STAY IN TOUCH

Join our mailing list and never miss an update!
  • White Instagram Icon
  • White Twitter Icon
  • White Facebook Icon
  • White YouTube Icon

NEWS

Film critic and historian Leonard Maltin describes the experience: “You were giving people a complete escape from their ordinary lives, from the moment you walk into the lobby. Plush carpeting, gilded relief work on the walls and on the ceilings, magnificent chandeliers, decor from different periods of art and architecture around the globe. This at a time when most Americans didn’t have the opportunity to travel.” April Wright, director of “Going Attractions,” tells KCRW that going to a movie palace creates a memory -- not only of the movie you saw, but who you were with and where you were. “It's just a whole different experience. And I think people are thinking about that now; if we're losing some of that communal experience and some of that relationship that we have with movies.”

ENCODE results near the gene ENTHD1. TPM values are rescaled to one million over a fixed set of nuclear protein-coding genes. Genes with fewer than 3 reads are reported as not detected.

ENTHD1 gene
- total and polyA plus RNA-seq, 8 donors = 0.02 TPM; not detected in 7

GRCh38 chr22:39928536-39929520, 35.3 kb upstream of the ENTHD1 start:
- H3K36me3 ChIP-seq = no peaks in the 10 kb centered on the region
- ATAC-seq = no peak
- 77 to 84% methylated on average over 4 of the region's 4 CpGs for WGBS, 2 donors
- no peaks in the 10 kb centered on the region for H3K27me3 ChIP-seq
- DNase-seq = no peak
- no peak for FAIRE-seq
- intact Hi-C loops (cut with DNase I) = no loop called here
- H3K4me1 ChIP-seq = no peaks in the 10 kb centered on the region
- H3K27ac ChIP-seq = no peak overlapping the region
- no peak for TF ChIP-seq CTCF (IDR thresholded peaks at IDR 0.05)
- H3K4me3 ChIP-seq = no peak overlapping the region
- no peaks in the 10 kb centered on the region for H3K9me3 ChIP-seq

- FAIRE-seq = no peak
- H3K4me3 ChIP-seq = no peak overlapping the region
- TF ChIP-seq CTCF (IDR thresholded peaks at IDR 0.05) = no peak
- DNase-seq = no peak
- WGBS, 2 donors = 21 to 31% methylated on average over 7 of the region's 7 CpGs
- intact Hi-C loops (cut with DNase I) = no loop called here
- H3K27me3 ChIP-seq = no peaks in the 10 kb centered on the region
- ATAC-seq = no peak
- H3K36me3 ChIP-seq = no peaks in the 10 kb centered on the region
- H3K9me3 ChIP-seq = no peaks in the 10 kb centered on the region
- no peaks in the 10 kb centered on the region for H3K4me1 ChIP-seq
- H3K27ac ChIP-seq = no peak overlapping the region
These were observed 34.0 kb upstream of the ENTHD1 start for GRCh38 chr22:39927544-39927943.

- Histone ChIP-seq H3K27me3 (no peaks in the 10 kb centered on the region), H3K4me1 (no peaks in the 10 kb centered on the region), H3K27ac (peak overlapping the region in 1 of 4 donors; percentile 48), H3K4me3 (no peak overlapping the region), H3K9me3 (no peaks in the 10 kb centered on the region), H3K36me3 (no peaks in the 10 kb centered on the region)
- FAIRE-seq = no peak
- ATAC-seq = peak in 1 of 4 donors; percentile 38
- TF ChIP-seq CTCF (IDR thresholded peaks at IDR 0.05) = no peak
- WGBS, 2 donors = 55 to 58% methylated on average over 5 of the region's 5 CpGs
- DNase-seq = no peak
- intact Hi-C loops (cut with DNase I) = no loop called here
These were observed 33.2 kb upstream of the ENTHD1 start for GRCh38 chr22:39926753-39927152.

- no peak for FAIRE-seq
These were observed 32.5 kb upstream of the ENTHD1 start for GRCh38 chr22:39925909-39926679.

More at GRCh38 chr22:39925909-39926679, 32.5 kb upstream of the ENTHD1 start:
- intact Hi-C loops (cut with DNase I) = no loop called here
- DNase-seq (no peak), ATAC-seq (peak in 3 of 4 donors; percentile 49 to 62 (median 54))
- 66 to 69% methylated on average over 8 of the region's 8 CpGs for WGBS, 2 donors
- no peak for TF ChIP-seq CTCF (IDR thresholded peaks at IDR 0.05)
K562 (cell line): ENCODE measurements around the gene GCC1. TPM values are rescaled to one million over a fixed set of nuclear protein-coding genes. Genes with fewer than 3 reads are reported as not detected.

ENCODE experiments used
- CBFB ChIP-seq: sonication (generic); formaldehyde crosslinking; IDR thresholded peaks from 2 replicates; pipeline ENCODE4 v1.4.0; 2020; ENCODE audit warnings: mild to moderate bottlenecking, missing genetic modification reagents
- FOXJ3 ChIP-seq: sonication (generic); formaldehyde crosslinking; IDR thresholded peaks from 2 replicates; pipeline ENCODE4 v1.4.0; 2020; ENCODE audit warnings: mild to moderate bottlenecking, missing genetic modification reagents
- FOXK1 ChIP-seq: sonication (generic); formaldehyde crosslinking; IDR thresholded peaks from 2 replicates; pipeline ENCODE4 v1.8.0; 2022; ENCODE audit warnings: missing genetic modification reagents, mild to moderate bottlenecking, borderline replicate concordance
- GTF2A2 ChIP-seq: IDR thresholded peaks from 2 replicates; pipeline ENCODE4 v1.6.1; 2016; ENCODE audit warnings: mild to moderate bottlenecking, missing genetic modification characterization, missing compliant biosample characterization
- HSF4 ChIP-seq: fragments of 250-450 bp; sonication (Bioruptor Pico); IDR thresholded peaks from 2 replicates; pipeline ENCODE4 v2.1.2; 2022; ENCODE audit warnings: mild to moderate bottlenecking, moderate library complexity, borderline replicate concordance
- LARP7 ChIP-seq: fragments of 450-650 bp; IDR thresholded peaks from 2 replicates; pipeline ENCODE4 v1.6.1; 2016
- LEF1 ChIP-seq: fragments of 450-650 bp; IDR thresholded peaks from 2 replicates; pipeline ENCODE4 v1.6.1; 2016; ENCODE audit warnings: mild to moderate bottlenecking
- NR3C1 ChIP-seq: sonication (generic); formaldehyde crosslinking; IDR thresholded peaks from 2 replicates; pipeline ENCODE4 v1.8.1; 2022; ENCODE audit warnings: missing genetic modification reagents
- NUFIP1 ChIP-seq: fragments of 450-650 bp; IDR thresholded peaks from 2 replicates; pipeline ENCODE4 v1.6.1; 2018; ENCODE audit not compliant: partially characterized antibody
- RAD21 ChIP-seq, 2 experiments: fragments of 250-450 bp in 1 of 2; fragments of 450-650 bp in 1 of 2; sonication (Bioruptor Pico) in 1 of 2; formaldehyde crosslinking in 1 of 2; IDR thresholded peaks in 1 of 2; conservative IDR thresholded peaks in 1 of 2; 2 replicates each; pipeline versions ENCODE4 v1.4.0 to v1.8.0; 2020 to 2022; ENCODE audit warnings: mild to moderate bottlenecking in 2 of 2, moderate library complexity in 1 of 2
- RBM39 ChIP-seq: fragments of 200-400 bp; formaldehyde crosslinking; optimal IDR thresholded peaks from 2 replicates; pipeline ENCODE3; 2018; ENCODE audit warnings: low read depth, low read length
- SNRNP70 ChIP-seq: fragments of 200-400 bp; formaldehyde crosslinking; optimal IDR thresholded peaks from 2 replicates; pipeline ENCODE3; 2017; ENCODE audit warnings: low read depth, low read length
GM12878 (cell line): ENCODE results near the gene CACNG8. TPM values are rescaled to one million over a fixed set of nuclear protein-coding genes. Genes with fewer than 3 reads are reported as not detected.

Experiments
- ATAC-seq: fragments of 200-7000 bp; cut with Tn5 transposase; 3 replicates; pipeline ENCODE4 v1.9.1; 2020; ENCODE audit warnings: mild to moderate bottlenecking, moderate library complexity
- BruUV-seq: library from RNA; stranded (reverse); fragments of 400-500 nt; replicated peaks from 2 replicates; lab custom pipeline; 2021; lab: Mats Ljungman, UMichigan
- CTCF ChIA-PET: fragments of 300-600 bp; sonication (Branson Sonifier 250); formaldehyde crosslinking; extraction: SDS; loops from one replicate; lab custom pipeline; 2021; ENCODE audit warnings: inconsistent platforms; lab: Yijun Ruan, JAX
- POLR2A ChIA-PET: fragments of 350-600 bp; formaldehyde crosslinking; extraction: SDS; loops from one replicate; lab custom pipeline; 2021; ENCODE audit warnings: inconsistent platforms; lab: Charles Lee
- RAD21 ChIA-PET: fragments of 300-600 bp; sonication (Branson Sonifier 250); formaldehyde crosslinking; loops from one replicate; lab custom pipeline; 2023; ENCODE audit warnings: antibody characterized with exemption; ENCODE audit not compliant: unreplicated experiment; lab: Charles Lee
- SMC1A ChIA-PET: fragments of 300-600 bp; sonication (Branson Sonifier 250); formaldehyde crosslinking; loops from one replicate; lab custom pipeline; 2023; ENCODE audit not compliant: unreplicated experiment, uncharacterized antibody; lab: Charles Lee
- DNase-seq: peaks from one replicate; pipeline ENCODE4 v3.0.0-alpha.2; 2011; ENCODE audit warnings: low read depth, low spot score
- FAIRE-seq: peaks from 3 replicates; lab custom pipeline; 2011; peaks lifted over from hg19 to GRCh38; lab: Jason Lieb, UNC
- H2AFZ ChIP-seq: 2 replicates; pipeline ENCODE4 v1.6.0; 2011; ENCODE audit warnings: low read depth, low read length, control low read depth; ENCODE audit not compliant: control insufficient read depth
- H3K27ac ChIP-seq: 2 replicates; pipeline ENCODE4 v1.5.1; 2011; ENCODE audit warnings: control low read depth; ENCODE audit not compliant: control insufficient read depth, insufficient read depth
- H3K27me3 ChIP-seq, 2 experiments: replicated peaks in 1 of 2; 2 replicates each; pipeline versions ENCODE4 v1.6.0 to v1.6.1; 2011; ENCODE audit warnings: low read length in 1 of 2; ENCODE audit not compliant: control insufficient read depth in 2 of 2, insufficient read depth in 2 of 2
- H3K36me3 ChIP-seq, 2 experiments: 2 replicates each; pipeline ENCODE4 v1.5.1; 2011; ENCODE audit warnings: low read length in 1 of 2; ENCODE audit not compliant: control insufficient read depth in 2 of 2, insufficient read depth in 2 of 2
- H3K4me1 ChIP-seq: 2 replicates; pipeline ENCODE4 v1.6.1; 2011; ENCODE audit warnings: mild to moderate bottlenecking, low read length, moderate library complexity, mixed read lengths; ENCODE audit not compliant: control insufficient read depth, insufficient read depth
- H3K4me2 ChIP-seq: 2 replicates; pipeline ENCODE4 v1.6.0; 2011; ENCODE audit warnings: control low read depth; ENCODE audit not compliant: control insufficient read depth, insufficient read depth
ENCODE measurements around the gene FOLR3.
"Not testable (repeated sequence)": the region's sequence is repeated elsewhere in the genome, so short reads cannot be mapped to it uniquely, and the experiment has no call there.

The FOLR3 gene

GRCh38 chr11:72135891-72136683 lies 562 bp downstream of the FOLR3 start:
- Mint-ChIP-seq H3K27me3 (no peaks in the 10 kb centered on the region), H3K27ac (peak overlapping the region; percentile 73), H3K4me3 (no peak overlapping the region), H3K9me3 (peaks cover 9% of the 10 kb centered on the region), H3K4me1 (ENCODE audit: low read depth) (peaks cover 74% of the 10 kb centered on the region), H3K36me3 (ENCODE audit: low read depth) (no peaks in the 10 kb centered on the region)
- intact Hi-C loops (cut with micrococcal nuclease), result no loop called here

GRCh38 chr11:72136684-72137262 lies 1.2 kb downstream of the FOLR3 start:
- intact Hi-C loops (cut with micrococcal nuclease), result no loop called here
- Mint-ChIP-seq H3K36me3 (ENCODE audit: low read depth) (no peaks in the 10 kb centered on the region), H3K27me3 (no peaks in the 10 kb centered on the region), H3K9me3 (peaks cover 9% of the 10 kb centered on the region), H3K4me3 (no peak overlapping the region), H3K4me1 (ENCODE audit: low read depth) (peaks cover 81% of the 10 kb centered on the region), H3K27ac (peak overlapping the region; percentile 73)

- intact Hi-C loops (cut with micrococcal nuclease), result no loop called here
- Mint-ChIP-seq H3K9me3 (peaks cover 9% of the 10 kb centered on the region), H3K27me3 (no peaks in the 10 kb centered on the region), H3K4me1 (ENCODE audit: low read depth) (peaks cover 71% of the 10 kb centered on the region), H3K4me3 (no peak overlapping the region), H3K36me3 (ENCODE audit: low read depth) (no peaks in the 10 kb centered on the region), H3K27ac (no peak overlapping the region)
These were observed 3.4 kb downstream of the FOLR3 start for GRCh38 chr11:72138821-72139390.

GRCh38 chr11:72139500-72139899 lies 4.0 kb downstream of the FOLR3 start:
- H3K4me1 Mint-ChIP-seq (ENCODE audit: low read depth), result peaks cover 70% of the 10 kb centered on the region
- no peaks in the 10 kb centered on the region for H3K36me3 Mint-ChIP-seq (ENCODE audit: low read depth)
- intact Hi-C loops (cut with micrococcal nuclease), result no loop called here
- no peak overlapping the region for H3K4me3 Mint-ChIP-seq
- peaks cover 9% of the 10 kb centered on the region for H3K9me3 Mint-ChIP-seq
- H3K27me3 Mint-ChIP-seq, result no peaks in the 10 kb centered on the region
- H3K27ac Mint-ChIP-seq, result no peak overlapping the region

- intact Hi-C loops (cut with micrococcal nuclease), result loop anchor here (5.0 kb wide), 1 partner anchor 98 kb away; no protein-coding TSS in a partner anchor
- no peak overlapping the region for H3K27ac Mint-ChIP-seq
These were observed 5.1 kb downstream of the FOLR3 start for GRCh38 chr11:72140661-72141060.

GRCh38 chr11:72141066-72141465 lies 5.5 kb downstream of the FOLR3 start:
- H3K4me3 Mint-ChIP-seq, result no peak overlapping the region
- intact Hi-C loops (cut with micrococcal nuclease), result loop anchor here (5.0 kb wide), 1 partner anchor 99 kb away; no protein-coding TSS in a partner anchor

Screen Shot 2019-10-31 at 8.30.21 AM.png

Several Pittsburgh-area filmmakers will present their work, including director April Wright with “Going Attractions: The Definitive Story of Movie Palaces,” at 7 p.m. Nov. 14 at The Harris; and National Geographic documentarian Kenneth Love premiering “Jewish Memories of Pittsburgh’s Hill District,” 7:30 p.m. Nov. 19, at the Regent Square Theater.

Another tribute to the (almost) past is “Going Attractions: The Definitive Story of the Movie Palace.” The film is a celebration of the ornate movie theaters of the past, Morrison says, many of which are now repurposed as performing arts centers.

Screen Shot 2019-11-08 at 6.13.09 PM.png